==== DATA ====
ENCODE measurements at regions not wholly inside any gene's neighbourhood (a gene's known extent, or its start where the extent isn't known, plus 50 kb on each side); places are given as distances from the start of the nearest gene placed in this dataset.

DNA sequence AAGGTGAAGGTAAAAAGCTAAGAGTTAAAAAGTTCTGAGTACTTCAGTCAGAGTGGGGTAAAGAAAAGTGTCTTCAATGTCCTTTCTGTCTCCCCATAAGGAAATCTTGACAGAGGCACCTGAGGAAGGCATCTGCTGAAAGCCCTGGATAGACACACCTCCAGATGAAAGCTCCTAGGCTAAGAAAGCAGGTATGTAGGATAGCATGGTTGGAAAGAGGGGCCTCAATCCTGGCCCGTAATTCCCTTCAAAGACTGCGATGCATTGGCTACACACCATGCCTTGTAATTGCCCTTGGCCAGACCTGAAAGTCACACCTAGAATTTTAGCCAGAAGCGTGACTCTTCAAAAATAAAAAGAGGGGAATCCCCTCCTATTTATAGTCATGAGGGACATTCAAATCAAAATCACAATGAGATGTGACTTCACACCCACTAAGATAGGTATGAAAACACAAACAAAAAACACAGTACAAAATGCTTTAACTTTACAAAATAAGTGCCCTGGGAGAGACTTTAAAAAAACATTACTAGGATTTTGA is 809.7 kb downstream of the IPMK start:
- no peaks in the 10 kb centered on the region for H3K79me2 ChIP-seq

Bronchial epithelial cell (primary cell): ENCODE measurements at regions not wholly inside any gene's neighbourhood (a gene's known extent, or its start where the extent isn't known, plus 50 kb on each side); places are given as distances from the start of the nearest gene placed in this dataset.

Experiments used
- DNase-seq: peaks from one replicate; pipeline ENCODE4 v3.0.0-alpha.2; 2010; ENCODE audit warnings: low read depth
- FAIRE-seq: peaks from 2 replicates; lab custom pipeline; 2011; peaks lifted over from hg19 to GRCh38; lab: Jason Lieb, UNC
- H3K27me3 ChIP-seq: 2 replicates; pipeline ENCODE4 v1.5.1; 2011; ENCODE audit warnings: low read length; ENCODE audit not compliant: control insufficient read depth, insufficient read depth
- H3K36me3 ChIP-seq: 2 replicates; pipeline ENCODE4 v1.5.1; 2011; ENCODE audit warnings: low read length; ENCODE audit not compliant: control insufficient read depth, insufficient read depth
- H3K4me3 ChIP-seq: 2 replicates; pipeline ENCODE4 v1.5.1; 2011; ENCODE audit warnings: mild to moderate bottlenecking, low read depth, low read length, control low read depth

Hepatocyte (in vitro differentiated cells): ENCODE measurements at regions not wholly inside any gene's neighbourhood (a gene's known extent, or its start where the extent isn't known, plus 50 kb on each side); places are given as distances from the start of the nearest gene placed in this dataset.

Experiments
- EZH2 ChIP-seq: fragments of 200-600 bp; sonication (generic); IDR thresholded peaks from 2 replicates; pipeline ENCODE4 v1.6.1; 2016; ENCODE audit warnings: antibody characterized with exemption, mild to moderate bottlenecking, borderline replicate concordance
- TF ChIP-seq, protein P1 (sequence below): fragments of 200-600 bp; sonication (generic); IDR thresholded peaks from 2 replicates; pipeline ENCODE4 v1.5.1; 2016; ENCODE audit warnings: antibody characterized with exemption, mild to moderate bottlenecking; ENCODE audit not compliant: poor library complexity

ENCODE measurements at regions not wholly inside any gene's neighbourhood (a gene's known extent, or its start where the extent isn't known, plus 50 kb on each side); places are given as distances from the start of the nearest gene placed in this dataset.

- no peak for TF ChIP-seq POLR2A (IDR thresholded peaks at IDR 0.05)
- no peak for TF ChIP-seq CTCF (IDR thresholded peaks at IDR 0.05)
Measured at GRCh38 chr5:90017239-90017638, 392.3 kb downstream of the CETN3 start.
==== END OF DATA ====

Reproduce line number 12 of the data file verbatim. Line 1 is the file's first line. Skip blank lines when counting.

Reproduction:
Experiments